College of American Pathologists
Printable Version

  New tests, sensors, firmware for blood
  gas analyzers






August 2007
Feature Story

Anne Ford

The way that Alan Beder, Radiometer manager of scientific affairs, characterizes his company’s product development strategy sounds a bit like one of those enigmatic Zen koans (such as “What is the sound of one hand clapping?”)—but only at first. To optimize the usefulness of its blood gas analyzers, his company “doesn’t simply focus on the analyzer,” he says.

That is, Beder explains: “Instead, we look at the entire testing workflow, from sample collection to reported result, and develop products needed at each stage of the process. Our product portfolio reflects this approach.” That portfolio includes SafePico arterial blood gas samplers, ABL analyzers, and Radiance software, which “are integrated to work together throughout the testing process,” he says. It also includes the ABL80 Flex point-of-care analyzer, to which Radiometer plans to soon add glucose and co-oximetry, and the ABL800. Creatinine on the latter has FDA approval; “we are currently ramping up to meet high demand for this parameter,” Beder adds.

Other new developments from the companies featured in this month’s instrumentation survey, which covers in vitro blood gas analyzers, include:

arrow Nova Biomedical’s addition of total bilirubin to its Stat Profile Critical Care Xpress, or CCX, analyzer, along with the ability to report estimated glomerular filtration rate with every serum creatinine measurement. The 13 available CCX models “feature test menus including pH, PO2, PCO2, SO2%, hematocrit, hemoglobin, sodium, potassium, chloride, ionized calcium, ionized magnesium, glucose, lactate, BUN, creatinine, bilirubin, and co-oximetry,” reports marketing communications manager Harlan Polishook. “The CCX models, combined with six Stat Profile pHOx models, address the varying needs of different size hospitals and departments that use blood gas/critical-care analyzers.”

arrow New firmware, software, and connectivity features from Roche. In late May, the company upgraded its Cobas b 221 blood gas system’s firmware “to help point-of-care clinicians have a greater ability to streamline their lab workflow and access valuable patient trending data,” says Larry Healy, marketing manager of blood gas products. The most significant addition to the firmware, he says, is “a continuous self-monitoring feature that tracks the status of electrodes, sensors, and consumables; provides real-time onboard maintenance logs; lists all scheduled maintenance activities to be performed; and even gives the operator advance notice of needed maintenance.”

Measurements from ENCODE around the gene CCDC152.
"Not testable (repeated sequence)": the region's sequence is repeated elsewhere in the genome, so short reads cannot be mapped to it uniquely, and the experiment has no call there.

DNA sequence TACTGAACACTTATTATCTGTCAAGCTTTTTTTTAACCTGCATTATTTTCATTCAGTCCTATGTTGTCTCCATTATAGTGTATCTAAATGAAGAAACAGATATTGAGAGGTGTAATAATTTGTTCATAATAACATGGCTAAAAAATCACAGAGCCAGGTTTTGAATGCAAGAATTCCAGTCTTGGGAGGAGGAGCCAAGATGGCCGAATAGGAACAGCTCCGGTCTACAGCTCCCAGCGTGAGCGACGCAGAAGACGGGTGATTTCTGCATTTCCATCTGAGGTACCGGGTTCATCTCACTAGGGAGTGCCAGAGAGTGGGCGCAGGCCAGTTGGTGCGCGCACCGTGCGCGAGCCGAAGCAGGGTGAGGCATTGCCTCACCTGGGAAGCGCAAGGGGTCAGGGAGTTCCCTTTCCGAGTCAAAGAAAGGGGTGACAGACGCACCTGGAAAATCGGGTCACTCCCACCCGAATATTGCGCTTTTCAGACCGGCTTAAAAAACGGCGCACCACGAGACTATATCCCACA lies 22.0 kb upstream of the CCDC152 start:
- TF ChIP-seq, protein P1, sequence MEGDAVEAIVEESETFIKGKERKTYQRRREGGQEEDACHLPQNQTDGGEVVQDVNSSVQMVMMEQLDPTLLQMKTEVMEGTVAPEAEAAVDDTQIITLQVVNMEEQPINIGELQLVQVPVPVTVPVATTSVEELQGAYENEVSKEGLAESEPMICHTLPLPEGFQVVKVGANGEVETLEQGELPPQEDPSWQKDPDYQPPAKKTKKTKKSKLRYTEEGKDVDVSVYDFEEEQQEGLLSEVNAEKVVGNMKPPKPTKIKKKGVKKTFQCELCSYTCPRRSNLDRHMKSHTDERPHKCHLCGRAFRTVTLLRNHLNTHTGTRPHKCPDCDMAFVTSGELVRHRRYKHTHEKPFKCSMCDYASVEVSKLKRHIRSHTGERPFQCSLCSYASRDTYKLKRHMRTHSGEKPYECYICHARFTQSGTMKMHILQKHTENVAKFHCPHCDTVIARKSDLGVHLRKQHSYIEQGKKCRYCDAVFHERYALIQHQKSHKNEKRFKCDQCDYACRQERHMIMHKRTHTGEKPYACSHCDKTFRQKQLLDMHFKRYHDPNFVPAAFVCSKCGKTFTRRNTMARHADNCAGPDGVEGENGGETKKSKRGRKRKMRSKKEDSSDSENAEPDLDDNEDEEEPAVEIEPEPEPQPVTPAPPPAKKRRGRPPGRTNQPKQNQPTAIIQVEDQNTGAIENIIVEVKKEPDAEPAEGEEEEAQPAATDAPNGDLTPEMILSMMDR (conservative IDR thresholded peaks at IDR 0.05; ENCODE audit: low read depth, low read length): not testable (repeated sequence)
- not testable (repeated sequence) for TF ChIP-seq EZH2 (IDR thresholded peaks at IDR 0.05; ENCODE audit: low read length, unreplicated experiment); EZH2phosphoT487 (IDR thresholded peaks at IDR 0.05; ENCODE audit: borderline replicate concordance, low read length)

The upgraded firmware, Healy adds, also uses acid-base map trending. This “exclusive new tool,” he says, is a graphic program that “presents a clear picture of a critically ill patient’s acid-base map data over time, offering contextual information that can help the health care provider evaluate the patient’s response to treatment.” In other Roche news, the company has upgraded its OmniLink software. Combined with the new Cobas b 221 firmware, it allows for centralized control of multiple Cobas b 221 blood gas systems, real-time screen sharing of all connected systems, remote diagnostics, and around-the-clock virtual on-site support. Meanwhile, the Cobas b 221 system itself now features connectivity to MAS Rals-Plus data-management software.

arrow The addition of chloride to Medica’s menu “in response to international requests,” says Doug Moe, vice president of business development. The company also “plans to add new sensors to report measured values where they had been originally calculated,” while “new technology being developed at Medica will permit easy replacement of all electrodes as a module, but at no cost premium over discrete electrodes due to advanced material and deposition technology.” In the future, Moe says, “new platforms will further refine the serviceability of the systems by users, eliminating the need for on-site service, which can be expensive and slow. True modularity is key to this strategy.”

arrow The Opti R system from Opti Medical Systems. Introduced late last year, the system features reusable sensor cassettes, each of which can be used to analyze 50 patient samples; provides results in less than one minute for pH, blood gas, sodium, potassium, iCa, total hemoglobin, and oxygen saturation; and offers direct measurement of total hemoglobin and SO2. In addition, at CAP TODAY press time, the company was about to launch BUN “to expand the Opti CCA-TS instrument’s test menu with additional assays that are in development, such as lactate,” says marketing director Lydia Dodson-Lehrer. “Customers want menu expansion and expanded panel offerings, and that is what Opti Medical is providing.”

CAP TODAY’s survey of in vitro blood gas analyzers includes products from the abovementioned manufacturers and from Abbott Point of Care, Instrumentation Laboratories, International Technidyne Corp., and Siemens Medical Solutions Diagnostics. Vendors supplied the information listed. Readers interested in a particular product should confirm it has the stated features and capabilities.

Anne Ford is a writer in Chicago.


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